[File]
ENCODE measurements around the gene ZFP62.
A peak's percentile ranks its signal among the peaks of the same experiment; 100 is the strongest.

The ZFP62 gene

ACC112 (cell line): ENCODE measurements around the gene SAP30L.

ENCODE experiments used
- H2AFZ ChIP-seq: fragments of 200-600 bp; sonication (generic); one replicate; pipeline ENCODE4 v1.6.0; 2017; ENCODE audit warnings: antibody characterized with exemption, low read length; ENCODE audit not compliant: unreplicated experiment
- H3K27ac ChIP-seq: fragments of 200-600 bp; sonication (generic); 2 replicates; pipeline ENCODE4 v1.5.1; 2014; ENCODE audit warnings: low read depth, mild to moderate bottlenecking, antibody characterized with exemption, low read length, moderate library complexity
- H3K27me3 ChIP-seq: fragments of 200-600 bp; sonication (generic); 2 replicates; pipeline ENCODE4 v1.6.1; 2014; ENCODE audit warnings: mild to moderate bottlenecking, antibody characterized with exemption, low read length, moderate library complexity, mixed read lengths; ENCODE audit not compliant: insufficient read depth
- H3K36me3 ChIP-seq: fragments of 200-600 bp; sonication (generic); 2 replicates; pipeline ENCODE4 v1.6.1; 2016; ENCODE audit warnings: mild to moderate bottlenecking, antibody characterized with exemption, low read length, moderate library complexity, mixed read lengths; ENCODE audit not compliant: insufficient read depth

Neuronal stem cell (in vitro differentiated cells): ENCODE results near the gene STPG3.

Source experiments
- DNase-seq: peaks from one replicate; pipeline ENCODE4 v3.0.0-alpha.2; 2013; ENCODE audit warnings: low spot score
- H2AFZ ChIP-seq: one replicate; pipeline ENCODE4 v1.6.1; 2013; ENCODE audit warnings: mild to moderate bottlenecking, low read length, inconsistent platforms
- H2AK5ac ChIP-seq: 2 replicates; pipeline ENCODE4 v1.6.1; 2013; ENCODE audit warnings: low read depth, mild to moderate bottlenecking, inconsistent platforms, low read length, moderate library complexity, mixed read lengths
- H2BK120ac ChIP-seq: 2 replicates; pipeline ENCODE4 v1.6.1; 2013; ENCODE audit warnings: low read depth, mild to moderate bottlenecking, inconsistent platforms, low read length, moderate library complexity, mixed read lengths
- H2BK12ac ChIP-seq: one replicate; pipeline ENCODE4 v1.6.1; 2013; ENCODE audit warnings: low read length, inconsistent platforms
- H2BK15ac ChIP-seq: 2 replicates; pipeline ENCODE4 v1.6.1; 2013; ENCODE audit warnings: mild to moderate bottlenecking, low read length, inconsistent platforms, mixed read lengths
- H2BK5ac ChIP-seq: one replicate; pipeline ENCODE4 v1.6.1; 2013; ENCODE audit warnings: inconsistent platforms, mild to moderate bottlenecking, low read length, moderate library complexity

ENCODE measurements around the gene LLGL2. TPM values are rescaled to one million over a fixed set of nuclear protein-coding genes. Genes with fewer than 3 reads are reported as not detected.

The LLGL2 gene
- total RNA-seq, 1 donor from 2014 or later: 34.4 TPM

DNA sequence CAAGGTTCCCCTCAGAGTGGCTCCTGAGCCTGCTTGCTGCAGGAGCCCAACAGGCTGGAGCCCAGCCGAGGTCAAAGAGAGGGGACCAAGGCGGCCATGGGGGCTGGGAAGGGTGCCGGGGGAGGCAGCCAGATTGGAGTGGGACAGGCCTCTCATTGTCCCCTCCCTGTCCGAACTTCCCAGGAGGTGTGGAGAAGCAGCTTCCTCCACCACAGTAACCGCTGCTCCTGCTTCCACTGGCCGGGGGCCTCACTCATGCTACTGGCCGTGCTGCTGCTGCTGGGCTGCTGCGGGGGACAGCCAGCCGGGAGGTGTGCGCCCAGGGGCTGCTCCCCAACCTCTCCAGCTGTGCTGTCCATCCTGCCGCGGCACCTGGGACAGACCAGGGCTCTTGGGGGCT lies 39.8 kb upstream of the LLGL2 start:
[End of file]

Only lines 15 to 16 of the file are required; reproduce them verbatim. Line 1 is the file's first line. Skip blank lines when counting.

- H2BK120ac ChIP-seq: 2 replicates; pipeline ENCODE4 v1.6.1; 2013; ENCODE audit warnings: low read depth, mild to moderate bottlenecking, inconsistent platforms, low read length, moderate library complexity, mixed read lengths
- H2BK12ac ChIP-seq: one replicate; pipeline ENCODE4 v1.6.1; 2013; ENCODE audit warnings: low read length, inconsistent platforms